Would you dare shoot like Mark Cohen (or Bruce Gilden)?

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I came across those videos of Mark Cohen on YouTube today (you can check out his books "Grim Street" and "True Color"):

on the second video, skip the intro and go directly to the 1:33 mark:

and I was wondering if you can get away shooting on the street like Mark Cohen today and then I remembered this video of Bruce Gilden:

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  • Ben H

    Looks like a great way to get a nice camera broken. What a couple of @ssholes these guys are.

  • http://www.flickr.com/photos/gregshanta/ Greg

    This is all about ethics which the second guy says he doesn’t have. Well, he’s right and it’s sad… Any photography and street photography especially is about respecting your subject, being in harmony with it. These guys may manage to get some interesting pictures but at what price? Not my cup of tea, thanks…

  • Yokokoko

    @Greg: Naturally, street photography does not have anything to do with respecting your ‘subject’, ‘being in harmony with it’, and so forth. It is unceremonious, it protrudes into peoples ever-so-grim daily life and gives them a big shock. Whether you want to invade their privacy with a big bang, or sneak away without getting noticed; it is all up to to the photographer’s very own ethics.

  • andy

    He’s all about snapping away on the streets, see what comes up on the photos and then makes up things to talk about and keeps bullshitting away… “i like that shadow, i like that corner, i find that button on his sweater interesting”, no stories behind his work… so sad in my opinion. Back in my school years, my instructor once made fun and said: If you don’t find any good things to talk about on a photo when doing a critique, say something like “Oh, I like the black matte board I used to frame my work, it’s black.”

  • Paul

    This isn’t about photography anymore, can’t have any respect for this guy.

    • Alain

      Well, I’m interested in exactly the opposite kind of photography, meeting your subject, getting acquainted, including him in the process…
      This is more like hunting…

  • http://louiefavorite.com Louie Favorite

    I’ve heard the term bullshit artist all my life, now I know what it means.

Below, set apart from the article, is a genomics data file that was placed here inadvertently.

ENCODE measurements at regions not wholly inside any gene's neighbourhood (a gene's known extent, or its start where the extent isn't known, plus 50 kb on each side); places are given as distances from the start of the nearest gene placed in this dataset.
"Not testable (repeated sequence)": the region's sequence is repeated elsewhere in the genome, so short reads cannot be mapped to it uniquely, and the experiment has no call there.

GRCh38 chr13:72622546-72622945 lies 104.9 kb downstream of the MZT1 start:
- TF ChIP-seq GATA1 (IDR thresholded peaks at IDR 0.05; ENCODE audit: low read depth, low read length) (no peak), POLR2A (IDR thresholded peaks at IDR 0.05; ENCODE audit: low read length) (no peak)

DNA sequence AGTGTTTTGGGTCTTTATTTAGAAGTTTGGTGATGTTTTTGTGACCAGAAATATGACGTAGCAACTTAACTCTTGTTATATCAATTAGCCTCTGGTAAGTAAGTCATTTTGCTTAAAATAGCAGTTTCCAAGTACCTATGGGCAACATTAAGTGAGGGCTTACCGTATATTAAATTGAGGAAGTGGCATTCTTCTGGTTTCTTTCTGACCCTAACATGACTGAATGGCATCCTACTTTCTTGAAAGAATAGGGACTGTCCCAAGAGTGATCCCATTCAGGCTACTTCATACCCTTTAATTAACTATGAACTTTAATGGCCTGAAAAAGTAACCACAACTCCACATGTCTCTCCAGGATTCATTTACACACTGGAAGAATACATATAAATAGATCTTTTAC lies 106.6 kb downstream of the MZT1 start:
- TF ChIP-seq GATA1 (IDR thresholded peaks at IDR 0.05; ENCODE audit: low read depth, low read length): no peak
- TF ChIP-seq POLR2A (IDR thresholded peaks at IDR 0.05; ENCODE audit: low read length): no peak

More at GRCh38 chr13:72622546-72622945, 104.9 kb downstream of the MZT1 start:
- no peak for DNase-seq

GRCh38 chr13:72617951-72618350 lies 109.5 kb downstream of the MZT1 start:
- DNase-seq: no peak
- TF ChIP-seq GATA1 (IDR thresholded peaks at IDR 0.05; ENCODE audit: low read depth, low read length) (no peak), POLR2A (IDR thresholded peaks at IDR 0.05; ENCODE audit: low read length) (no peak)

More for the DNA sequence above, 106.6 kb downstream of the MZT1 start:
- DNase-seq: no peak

• http://kronosclub.blogspot.com DFV

    Question; does he ever make a single focused shot?

    I wonder if I would punch a guy out if he got that close..?

    • Eric Pepin

      using a wide angle lens in daylight probably at f8 – f16 with a flash, ya he could get plenty but chooses not too.

  • Ray

    I think my 9 year old could do just as good with a point and shoot. Nothing goes into framing the picture or composing it. This is just a gamble that you catch something worth working with. You may as well be shooting blind folded.
    I don’ consider this a good photographer at all.

  • http://chrismoretphotosgrafix.blogspot.com/ Chris

    Being a amateur-streetphotographer I can’t see myself getting shots this way. Despite Mr Cohen is a respected artist, and Bruce Gilden is working for Magnum I find their way of working disrespectful to the people they portrait.

    • Eric Pepin

      Many street photographers take pictures where there subjects do not even know its happening, this could be considered just as disrespectful. Its all opinion, and while I dont love this sort of shooting (in peoples faces) I can appreciate the results it can produce.

      • http://chrismoretphotosgrafix.blogspot.com/ Chris

        Sure are the results often beautiful.But taking pictures in that manner leaves no ‘space’ for the people, there is no escaping the picture. While shooting in a less aggressive manner often leads to a nice moment of contact, or even a nice conversation. And people don’t have the feeling they were raided.